Reducing your energy costs over winter

The energy crisis has caused a stir among many households with increasing tariffs and changes of providers. In the run up to the coldest months in the UK, it’s come at a fairly bad time. Increasing energy bills combined with the higher-than-normal rate of inflation means many households will be struggling to pay their bills and afford their normal food shops in the coming months. So, what can you do to stretch your money and keep your energy bills as low as possible? We share a few tricks you can try, together with some money saving tips to help you stay on budget this winter. Hopefully, things will start to calm down, but it’s better to be prepared when it comes to your finances.

How to keep your energy bills low

Keeping your energy bills low not only benefits your finances but also benefits the world as we all need to do our bit for climate change. See if you can practice the below suggestions from day to day to reduce your utility bills and save a little extra cash over winter.

Water Usage

We often neglect water as having an impact on our energy consumption, but water is a finite resource, and it uses energy to clean and pump to and through your home. Plus, if you’re on a water meter, the amount of water you use will also have an effect on how much you have to pay at the end of the month. Try taking shorter showers, showers instead of baths and boiling the kettle with only the water you need (instead of filling it up). You’ll use less energy heating the water, and less water will go to waste.

Conscious Cleaning

Cleaning is another area where we can actively reduce our carbon footprint. Try to avoid washing your clothes when they’re not actually dirty – it can be all too easy to chuck your outfit in the wash-bin rather than folding it back up into drawers, but washing machines use lots of water and using a tumble dryer will massively increase your energy bills. Hang your clothes up to dry (avoid hanging them directly on radiators as this can cause damp) or hang them near your boiler to dry them more quickly. You can also wash your clothes at a lower temperature – your washing machine will use less energy as it doesn’t need to heat the water up as high – though for delicate items you may want to follow the washing instructions on the label. If you’re really environmentally conscious, you might want to look at the cleaning products you buy and whether the receptacles are recyclable and if the chemicals are harmful for the environment.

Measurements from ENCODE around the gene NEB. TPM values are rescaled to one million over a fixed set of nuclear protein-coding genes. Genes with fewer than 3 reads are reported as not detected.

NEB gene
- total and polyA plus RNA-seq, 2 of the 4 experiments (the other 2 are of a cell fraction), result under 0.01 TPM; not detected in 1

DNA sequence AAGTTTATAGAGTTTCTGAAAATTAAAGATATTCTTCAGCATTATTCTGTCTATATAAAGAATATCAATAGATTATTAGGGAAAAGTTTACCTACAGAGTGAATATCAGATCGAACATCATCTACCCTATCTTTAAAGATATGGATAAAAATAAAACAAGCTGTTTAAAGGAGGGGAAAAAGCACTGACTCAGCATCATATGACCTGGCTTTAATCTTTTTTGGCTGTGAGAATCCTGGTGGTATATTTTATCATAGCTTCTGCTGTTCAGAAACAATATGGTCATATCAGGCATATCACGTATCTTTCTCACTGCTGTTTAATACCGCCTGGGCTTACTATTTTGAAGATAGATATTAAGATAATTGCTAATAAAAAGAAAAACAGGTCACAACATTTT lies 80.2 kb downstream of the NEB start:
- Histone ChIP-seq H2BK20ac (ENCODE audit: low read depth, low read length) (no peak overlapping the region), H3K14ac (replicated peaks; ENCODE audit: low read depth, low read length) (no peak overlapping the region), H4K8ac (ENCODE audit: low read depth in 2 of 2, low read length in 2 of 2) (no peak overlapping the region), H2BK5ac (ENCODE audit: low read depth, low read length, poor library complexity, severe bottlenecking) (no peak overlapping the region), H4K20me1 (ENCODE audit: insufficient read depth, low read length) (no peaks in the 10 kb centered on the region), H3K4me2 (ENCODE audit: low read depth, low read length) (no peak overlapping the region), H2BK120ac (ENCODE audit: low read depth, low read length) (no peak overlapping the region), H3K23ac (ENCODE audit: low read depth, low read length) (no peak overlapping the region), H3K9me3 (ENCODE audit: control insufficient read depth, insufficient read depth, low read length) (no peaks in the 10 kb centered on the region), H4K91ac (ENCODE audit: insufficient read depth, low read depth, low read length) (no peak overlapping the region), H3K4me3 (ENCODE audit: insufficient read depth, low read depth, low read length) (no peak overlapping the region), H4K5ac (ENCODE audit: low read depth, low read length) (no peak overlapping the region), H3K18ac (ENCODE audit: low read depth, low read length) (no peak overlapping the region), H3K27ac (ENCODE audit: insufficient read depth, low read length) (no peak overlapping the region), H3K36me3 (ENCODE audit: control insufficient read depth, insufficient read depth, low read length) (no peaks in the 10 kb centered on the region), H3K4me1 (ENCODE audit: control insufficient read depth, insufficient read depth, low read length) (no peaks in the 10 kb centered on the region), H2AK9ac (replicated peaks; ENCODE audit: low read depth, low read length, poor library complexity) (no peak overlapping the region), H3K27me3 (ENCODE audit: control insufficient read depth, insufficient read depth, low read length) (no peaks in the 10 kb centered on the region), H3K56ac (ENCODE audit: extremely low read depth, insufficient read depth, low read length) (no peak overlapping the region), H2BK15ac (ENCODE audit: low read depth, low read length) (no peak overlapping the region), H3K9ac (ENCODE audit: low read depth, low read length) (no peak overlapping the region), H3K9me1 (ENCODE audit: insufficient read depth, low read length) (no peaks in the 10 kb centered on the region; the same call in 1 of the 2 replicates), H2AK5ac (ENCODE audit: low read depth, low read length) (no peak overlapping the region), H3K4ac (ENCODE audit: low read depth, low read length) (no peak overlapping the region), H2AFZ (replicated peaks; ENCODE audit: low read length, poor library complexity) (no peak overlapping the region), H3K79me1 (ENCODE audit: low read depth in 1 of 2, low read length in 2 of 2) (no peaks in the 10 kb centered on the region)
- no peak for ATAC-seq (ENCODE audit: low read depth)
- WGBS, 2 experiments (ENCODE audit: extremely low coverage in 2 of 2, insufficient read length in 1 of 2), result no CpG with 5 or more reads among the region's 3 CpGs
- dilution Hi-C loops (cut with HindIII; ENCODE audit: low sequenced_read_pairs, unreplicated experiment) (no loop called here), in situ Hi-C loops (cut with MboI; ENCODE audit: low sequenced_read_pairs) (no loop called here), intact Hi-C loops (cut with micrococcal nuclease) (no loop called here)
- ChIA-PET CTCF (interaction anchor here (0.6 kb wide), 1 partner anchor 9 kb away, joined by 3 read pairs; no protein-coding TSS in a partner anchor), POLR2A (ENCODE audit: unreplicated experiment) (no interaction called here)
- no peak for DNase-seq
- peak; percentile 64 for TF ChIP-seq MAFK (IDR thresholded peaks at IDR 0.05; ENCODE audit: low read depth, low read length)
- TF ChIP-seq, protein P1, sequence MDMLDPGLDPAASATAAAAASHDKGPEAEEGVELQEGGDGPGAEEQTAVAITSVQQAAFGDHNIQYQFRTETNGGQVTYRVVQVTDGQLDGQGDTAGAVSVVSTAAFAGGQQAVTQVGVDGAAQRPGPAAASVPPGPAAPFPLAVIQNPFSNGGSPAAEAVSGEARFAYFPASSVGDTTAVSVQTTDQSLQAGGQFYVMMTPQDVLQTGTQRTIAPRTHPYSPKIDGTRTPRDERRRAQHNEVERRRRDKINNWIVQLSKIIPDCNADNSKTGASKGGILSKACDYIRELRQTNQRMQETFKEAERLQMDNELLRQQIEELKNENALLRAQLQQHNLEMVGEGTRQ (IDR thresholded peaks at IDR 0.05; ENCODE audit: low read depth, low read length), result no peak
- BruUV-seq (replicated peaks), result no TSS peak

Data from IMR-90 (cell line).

Appliance Care

When it’s time to replace appliances, from lightbulbs to fridges, try to find energy efficient alternatives. They might be slightly pricier in the short term, but they are better for the environment as they use less energy, and they’ll save you money on your monthly bills. Appliances come with efficiency ratings from A to G, with A+++ being the most efficient. Also consider the size of the appliance you need: having a massive fridge freezer will use more energy (and thus cost you more) than a small fridge freezer.

Leaving appliances on standby costs the average UK household around £35 a year. This might not sound like a lot, but sometimes it’s the little financial changes that make the biggest difference. Turn lights off when you leave the room, switch the telly off at the source rather than with the remote and shut down video game consoles. Improving your daily habits could see you save a fair few pounds over the year.

Smart Meters

Installing a smart meter could help you save on your energy bills simply by showing you how much energy you consume (in pounds and pence) on a daily basis. As you see the figure increase by the hour, you might find yourself increasingly motivated to stay below a daily target. For example, if you see you typically use £3 in gas and electricity each day, this accumulates to over £90 a month. Reducing your daily usage by even 50p could save you £15 a month, totalling almost £200 over the year.

Money Saving Tips

Of course, your energy bills are not the only area of your finances where you could be saving money. Learning how to save can be the trickiest part, but once you work out a routine, you’ll find it increasingly easy to manage your money and make sensible spending cuts that don’t require you to change your lifestyle drastically. The key is to make changes that have a fairly minimal impact on you but with a maximum impact on your finances. Imagine if you could reduce all of your bills by £15 a month – you’d very quickly save the funds for emergencies, Christmas or even a little holiday.

In the same way you might use a loan comparison site to compare your borrowing options, use comparison sites to compare home appliances, car insurance and energy deals. Right now, is not a good time to switch energy providers because the ongoing energy crisis means your tariff can increase massively if you choose to switch. However, under normal circumstances, it’s better to compare deals across all of your essential bills to keep costs low. Never auto-renew any contracts as your premium will almost always increase (or stay the same) when you could get a cheaper quote somewhere else.

Staying on top of your finances can be overwhelming at times, so it’s worth trying to be as prepared as possible for the unexpected expenses and fluctuations in bills throughout the year. If you have a few cheaper months, consider putting the extra cash away in case of emergency, or to put towards the more expensive months. Effective money management takes time to accomplish, but small daily changes can make a huge difference – both to your wallet and the wider environment!

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